Nebraska Gov. Ricketts: Don’t visit areas with eased rules

“But we are asking people to do the right thing and continue to stay home if your public health district’s restrictions have not been loosened.”
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LINCOLN, Neb. (AP) — Nebraska relaxed some of its social-distancing restrictions Monday in the Omaha area and more than half of the state’s counties, but Gov. Pete Ricketts implored people who are still living in more heavily regulated areas to stay put.

Ricketts asked residents in hard-hit areas, such as Grand Island and Dakota City, not to venture away from their regions out of concern that they might spread the coronavirus. Unlike many other states, Ricketts has imposed public safety restrictions in Nebraska on a regional basis, by local public health district. The rules are designed to keep the virus from spreading so fast that it overwhelms the state’s hospitals.

Ricketts was asked Monday at a news conference whether he was concerned about people crossing into less restricted areas to dine out, which they’re now able to do in the Omaha area. The new, lighter rules in 59 of Nebraska’s 93 counties allow salons, tattoo parlors and restaurant dining rooms to reopen with limits on the number of people that can be present.

“There are going to be border issues just like there border issues with the states,” he said. “But we are asking people to do the right thing and continue to stay home if your public health district’s restrictions have not been loosened.”

Regions of Nebraska that have seen a recent surge in coronavirus cases are still operating under tougher restrictions. Those rules prohibit restaurants from opening their dining areas and have required salons and tattoo parlors to close. Lincoln will remain under the tougher standards until Sunday.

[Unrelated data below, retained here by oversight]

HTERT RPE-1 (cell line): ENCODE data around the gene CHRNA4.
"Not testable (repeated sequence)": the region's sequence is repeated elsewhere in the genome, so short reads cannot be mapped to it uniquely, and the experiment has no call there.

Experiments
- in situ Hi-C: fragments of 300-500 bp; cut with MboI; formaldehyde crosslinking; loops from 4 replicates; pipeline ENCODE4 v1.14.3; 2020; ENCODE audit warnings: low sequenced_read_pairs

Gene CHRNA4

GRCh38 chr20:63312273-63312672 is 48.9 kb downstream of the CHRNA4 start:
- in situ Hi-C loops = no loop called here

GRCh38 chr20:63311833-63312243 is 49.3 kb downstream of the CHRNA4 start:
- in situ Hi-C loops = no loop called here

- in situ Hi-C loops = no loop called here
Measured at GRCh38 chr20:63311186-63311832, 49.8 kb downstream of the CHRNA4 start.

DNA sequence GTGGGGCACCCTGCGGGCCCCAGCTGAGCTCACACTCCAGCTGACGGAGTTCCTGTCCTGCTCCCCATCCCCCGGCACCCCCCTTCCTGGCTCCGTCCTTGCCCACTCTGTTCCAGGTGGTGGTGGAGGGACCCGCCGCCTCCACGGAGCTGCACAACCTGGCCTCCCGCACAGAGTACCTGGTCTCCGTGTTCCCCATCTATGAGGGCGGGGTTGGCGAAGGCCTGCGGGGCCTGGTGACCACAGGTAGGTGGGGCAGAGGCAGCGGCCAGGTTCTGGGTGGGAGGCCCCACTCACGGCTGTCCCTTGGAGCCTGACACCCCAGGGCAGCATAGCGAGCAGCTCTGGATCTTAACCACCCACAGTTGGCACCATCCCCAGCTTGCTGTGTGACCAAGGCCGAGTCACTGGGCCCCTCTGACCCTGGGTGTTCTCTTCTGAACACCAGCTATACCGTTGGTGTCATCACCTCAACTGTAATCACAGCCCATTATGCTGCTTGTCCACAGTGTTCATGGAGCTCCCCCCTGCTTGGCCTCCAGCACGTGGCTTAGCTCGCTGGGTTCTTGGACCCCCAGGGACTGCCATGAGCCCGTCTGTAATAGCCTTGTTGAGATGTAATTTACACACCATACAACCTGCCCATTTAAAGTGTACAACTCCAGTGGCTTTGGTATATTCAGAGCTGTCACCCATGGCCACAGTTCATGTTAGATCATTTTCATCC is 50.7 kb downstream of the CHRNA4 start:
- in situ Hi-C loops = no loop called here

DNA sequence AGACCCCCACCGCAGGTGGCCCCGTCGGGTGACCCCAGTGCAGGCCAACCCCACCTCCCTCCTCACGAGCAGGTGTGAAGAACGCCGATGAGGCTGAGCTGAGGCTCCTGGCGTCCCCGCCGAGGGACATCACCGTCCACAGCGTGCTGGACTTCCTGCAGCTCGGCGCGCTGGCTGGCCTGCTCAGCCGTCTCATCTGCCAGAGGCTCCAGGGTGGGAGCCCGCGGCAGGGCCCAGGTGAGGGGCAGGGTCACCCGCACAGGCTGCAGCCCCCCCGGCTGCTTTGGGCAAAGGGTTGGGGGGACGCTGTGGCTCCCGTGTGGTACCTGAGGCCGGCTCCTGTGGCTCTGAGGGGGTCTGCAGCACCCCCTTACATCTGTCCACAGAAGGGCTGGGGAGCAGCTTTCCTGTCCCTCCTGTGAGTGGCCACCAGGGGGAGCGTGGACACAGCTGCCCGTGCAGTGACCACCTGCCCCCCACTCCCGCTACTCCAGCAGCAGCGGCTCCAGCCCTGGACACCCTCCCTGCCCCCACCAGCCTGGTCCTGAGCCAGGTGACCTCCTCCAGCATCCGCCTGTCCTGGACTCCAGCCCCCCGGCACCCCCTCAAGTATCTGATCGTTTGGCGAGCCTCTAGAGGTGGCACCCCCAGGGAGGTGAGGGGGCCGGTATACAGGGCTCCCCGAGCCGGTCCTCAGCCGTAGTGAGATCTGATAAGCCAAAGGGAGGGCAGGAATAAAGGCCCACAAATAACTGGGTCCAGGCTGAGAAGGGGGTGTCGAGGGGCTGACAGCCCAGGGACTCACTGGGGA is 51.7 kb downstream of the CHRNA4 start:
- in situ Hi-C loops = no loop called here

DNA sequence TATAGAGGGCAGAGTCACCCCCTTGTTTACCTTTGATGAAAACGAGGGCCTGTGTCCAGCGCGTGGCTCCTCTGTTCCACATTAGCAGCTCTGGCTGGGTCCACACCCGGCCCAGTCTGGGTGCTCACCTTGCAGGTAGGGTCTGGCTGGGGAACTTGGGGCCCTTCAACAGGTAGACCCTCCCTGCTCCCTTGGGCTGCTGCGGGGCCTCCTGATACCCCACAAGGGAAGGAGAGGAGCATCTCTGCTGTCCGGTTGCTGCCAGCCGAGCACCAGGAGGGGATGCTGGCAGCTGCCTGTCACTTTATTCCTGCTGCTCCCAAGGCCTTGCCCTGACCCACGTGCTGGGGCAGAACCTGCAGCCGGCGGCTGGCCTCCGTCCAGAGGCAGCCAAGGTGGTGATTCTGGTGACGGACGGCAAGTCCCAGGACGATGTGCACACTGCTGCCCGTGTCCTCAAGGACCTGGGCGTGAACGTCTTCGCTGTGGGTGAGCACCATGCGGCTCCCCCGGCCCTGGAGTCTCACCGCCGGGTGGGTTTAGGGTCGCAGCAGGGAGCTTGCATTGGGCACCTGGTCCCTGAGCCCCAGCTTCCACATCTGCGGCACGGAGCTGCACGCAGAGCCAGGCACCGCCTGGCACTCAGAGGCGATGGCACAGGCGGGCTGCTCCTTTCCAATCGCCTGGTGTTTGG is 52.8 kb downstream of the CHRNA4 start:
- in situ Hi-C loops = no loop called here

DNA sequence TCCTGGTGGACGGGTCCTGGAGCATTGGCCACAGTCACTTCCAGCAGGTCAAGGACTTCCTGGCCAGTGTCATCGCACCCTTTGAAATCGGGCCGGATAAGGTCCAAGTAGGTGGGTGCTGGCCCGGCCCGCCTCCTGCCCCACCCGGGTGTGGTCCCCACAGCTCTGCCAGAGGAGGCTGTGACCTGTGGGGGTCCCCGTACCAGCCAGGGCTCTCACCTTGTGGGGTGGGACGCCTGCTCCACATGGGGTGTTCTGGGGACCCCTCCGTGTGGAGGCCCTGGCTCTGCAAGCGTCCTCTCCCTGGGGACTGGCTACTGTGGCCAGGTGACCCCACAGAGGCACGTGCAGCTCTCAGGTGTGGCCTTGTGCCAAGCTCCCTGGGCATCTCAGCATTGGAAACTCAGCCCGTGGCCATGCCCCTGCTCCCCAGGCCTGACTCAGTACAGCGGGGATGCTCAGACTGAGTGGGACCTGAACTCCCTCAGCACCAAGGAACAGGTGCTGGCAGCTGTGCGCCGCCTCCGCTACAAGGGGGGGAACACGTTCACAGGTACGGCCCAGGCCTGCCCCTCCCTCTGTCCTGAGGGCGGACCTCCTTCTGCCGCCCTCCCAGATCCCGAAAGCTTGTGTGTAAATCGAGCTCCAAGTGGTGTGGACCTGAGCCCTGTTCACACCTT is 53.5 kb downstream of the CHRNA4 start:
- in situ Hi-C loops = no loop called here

The governor faced similar questions from constituents Monday afternoon during his monthly call-in radio show, including one concern that the effort may be self-defeating. Since the number of cases can vary widely among counties within the same public health district, people may be encouraged to travel from closed counties to open counties, undercutting the original goal.

Ricketts said his administration plans to keep watch on the number of cases through May and will consider easing additional restrictions.

His comments came as two more COVID-19 deaths were reported in Nebraska, bringing the state’s death total to 78.

The Nebraska Department of Health and Human Services said the two deaths it reported late Sunday occurred in south-central Nebraska’s Dawson County. Also on Sunday, Holt County in north-central Nebraska reported its first confirmed case of the virus.

Nebraska saw its number of confirmed cases soar to nearly 6,000 by Monday morning, jumping from 4,838 confirmed cases on Friday. The actual number of infections is thought to be far higher than the number of confirmed cases, though, because many people have not been tested and studies suggest that people can be infected without feeling sick.

For most people, the coronavirus causes mild or moderate symptoms, such as fever and cough that clear up in two to three weeks. For some, especially older adults and people with existing health problems, it can cause more severe illness, including pneumonia.

The new cases were reported as statewide restrictions in Nebraska are set to be eased starting Monday, when restaurants and businesses can reopen and religious gatherings can resume, though social distancing requirements will remain in place.

Categories: Coronavirus, Nebraska News, News